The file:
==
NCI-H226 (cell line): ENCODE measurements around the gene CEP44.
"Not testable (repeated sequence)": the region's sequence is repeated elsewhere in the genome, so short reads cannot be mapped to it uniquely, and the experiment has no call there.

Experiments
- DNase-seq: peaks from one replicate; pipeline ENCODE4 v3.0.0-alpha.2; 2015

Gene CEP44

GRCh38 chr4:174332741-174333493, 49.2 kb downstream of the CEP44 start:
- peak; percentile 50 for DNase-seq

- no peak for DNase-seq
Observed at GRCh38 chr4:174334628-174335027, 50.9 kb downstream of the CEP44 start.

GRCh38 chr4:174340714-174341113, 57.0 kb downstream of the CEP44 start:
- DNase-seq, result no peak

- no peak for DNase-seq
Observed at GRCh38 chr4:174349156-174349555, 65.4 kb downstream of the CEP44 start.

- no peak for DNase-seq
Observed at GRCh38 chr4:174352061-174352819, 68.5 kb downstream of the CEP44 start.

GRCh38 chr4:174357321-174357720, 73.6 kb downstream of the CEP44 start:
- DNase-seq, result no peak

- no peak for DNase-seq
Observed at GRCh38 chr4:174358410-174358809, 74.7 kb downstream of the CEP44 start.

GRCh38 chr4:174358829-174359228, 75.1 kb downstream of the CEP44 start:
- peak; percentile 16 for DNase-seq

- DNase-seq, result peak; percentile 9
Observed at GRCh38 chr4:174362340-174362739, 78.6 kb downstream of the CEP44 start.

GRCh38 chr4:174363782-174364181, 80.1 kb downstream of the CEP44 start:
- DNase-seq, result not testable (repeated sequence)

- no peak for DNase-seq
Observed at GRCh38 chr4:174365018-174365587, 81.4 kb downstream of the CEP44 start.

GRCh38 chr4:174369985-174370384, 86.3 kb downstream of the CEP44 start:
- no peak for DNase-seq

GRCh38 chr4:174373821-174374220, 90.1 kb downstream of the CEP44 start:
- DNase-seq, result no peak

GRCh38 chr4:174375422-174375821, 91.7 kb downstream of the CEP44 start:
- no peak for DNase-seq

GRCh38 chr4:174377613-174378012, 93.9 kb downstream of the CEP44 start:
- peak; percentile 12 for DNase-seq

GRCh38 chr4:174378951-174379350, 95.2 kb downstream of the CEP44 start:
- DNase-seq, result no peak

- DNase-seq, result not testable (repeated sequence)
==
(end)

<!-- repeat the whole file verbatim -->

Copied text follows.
NCI-H226 (cell line): ENCODE measurements around the gene CEP44.
"Not testable (repeated sequence)": the region's sequence is repeated elsewhere in the genome, so short reads cannot be mapped to it uniquely, and the experiment has no call there.

Experiments
- DNase-seq: peaks from one replicate; pipeline ENCODE4 v3.0.0-alpha.2; 2015

Gene CEP44

GRCh38 chr4:174332741-174333493, 49.2 kb downstream of the CEP44 start:
- peak; percentile 50 for DNase-seq

- no peak for DNase-seq
Observed at GRCh38 chr4:174334628-174335027, 50.9 kb downstream of the CEP44 start.

GRCh38 chr4:174340714-174341113, 57.0 kb downstream of the CEP44 start:
- DNase-seq, result no peak

- no peak for DNase-seq
Observed at GRCh38 chr4:174349156-174349555, 65.4 kb downstream of the CEP44 start.

- no peak for DNase-seq
Observed at GRCh38 chr4:174352061-174352819, 68.5 kb downstream of the CEP44 start.

GRCh38 chr4:174357321-174357720, 73.6 kb downstream of the CEP44 start:
- DNase-seq, result no peak

- no peak for DNase-seq
Observed at GRCh38 chr4:174358410-174358809, 74.7 kb downstream of the CEP44 start.

GRCh38 chr4:174358829-174359228, 75.1 kb downstream of the CEP44 start:
- peak; percentile 16 for DNase-seq

- DNase-seq, result peak; percentile 9
Observed at GRCh38 chr4:174362340-174362739, 78.6 kb downstream of the CEP44 start.

GRCh38 chr4:174363782-174364181, 80.1 kb downstream of the CEP44 start:
- DNase-seq, result not testable (repeated sequence)

- no peak for DNase-seq
Observed at GRCh38 chr4:174365018-174365587, 81.4 kb downstream of the CEP44 start.

GRCh38 chr4:174369985-174370384, 86.3 kb downstream of the CEP44 start:
- no peak for DNase-seq

GRCh38 chr4:174373821-174374220, 90.1 kb downstream of the CEP44 start:
- DNase-seq, result no peak

GRCh38 chr4:174375422-174375821, 91.7 kb downstream of the CEP44 start:
- no peak for DNase-seq

GRCh38 chr4:174377613-174378012, 93.9 kb downstream of the CEP44 start:
- peak; percentile 12 for DNase-seq

GRCh38 chr4:174378951-174379350, 95.2 kb downstream of the CEP44 start:
- DNase-seq, result no peak

- DNase-seq, result not testable (repeated sequence)